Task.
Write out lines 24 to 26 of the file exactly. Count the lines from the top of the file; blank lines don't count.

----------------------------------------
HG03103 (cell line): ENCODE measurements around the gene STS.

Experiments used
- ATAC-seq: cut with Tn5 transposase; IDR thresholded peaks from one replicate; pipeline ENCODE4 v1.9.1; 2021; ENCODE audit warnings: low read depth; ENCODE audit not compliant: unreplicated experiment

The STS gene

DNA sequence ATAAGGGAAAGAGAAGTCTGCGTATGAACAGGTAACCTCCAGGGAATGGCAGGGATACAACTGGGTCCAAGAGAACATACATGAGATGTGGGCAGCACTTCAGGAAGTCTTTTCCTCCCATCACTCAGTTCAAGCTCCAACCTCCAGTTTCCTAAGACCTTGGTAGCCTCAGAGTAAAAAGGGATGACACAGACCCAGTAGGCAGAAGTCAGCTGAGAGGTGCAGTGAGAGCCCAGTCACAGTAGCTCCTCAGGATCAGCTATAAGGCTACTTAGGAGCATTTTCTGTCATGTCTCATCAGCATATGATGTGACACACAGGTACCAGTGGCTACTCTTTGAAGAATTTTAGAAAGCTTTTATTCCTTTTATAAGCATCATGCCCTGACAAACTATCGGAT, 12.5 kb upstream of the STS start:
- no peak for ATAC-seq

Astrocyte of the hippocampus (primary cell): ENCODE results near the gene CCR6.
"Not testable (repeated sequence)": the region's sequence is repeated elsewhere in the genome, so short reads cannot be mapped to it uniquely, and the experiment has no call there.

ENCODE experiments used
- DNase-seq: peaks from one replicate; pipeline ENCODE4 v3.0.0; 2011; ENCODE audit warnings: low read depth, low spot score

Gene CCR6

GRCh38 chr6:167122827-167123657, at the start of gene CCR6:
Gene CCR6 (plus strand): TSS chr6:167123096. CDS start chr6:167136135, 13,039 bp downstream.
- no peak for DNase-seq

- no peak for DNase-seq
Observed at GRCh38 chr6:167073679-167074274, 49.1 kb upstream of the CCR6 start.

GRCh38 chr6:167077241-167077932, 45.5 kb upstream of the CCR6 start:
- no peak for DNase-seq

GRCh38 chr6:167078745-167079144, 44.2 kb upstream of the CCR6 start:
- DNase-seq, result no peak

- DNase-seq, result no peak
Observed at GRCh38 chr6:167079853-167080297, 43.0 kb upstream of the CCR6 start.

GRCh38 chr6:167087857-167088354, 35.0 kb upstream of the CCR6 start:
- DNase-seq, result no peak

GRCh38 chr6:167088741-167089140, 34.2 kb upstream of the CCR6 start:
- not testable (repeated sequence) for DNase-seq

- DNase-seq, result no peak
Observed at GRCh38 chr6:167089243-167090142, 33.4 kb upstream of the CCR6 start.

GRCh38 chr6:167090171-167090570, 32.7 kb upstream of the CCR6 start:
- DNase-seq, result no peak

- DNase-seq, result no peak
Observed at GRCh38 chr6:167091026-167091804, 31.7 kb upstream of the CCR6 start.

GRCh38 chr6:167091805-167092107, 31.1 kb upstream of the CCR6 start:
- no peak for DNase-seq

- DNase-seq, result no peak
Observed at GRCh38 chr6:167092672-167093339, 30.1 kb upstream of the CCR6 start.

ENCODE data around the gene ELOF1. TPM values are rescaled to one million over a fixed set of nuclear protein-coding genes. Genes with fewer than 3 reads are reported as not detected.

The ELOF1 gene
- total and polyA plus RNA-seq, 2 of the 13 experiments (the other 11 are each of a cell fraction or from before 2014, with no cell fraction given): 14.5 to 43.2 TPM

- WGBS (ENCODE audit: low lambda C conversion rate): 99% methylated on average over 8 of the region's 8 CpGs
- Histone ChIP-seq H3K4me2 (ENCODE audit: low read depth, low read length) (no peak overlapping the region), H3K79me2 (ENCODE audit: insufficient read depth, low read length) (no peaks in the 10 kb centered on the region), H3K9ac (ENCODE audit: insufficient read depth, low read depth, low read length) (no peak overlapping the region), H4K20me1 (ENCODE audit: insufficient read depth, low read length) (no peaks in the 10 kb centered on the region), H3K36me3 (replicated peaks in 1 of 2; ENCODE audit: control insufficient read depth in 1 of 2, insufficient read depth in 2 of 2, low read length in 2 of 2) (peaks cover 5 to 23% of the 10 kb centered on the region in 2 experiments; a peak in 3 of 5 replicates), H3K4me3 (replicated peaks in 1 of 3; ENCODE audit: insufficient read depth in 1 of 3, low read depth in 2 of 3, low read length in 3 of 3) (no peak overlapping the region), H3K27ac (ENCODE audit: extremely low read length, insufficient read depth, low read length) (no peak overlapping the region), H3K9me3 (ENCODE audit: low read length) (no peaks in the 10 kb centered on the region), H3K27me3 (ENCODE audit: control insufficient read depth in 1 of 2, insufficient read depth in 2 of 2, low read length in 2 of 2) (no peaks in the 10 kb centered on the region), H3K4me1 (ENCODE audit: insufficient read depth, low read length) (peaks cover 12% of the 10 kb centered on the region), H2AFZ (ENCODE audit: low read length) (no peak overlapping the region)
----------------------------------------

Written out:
- DNase-seq, result no peak

GRCh38 chr6:167088741-167089140, 34.2 kb upstream of the CCR6 start:
- not testable (repeated sequence) for DNase-seq